Process Of Filing For Divorce In Utah
Step One: Filing the Divorce Petition
• Whether both spouses agree to the divorce or not, before any couple can begin the divorce process, one spouse must file a legal petition asking the court to terminate the marriage. The filing spouse must include the following information:
a statement which informs the court that at least one spouse meets the state’s residency requirements for divorce
a legal reason—or grounds—for the divorce, and
any other statutory information that your state requires.
• Residency requirements vary depending on where you live. States usually require at least one spouse to live in the state anywhere from 3 months to 12 months, and in the county where the spouse files at least 10 days to 6 months before filing the petition. Divorcing spouses must meet the state’s residency requirement before the court can accept the case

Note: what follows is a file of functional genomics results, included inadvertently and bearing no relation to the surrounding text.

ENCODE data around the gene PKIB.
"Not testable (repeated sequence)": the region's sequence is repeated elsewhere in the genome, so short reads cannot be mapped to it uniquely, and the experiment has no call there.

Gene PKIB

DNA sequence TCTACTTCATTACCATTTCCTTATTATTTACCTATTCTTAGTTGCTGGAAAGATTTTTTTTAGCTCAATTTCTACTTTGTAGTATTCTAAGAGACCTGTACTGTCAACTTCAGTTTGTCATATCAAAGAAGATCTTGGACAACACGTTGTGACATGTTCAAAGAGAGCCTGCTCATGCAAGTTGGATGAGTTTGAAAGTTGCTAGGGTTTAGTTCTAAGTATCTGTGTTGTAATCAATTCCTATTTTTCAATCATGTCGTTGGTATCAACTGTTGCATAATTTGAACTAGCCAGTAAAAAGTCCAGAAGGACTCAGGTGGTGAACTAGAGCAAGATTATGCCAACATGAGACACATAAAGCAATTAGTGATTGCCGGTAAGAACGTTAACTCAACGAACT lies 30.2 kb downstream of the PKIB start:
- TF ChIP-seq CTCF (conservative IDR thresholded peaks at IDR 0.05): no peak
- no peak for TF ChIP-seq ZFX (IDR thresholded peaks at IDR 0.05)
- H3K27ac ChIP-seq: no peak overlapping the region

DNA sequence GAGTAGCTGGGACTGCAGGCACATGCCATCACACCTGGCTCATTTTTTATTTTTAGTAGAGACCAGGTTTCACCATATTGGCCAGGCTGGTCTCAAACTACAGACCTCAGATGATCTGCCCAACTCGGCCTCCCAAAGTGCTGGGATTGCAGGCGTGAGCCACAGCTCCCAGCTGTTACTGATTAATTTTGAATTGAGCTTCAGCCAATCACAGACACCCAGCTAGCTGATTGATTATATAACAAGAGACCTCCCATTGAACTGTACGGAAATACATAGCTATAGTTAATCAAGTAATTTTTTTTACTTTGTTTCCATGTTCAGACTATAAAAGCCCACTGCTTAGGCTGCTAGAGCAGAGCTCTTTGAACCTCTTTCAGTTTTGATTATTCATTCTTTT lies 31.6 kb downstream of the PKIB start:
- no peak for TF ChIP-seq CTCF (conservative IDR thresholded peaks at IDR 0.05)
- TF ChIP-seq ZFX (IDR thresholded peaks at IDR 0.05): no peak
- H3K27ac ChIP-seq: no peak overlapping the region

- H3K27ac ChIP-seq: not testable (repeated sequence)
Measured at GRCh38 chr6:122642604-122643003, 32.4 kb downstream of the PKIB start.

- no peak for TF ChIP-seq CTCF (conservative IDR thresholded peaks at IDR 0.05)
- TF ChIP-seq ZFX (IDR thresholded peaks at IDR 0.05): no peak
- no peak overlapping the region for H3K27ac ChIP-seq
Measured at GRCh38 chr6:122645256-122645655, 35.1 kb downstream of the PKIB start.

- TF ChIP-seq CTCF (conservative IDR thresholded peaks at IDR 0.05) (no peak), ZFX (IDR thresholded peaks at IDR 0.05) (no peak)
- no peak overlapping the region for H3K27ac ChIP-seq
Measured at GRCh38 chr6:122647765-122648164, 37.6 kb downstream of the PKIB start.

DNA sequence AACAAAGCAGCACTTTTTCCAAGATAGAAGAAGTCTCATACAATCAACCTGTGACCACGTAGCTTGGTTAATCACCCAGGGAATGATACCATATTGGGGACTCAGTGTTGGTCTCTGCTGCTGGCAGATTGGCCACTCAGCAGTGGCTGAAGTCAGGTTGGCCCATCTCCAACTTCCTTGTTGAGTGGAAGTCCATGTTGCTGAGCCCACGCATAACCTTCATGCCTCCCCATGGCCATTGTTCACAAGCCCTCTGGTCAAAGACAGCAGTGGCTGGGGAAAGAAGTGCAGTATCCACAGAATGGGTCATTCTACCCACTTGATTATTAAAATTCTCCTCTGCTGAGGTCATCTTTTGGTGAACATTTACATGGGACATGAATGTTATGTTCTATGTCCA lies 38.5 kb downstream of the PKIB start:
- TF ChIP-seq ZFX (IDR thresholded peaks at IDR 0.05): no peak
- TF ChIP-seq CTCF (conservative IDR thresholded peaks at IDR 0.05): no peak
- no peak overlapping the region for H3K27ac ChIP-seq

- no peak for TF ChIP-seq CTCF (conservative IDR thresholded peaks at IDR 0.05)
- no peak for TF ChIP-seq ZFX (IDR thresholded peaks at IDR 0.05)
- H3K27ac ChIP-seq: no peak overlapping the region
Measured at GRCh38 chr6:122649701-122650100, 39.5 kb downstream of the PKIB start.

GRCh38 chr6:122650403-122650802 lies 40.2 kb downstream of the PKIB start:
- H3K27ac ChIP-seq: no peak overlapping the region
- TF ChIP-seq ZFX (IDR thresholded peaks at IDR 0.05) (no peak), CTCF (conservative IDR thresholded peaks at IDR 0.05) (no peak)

• Grounds for divorce vary from state-to-state. However, all states offer divorcing couples the option to file a no-fault divorce. No-fault divorce is a streamlined process that allows spouses to file a divorce petition without listing a specific reason or placing blame on either spouse. If your spouse committed marital misconduct or caused the breakup, some states allow parties to claim “fault” for the divorce, like adultery or neglect. If you’re unsure whether you should file a no-fault or fault divorce, contact an experienced family law attorney in your state for guidance.
Step Two: Asking for Temporary Orders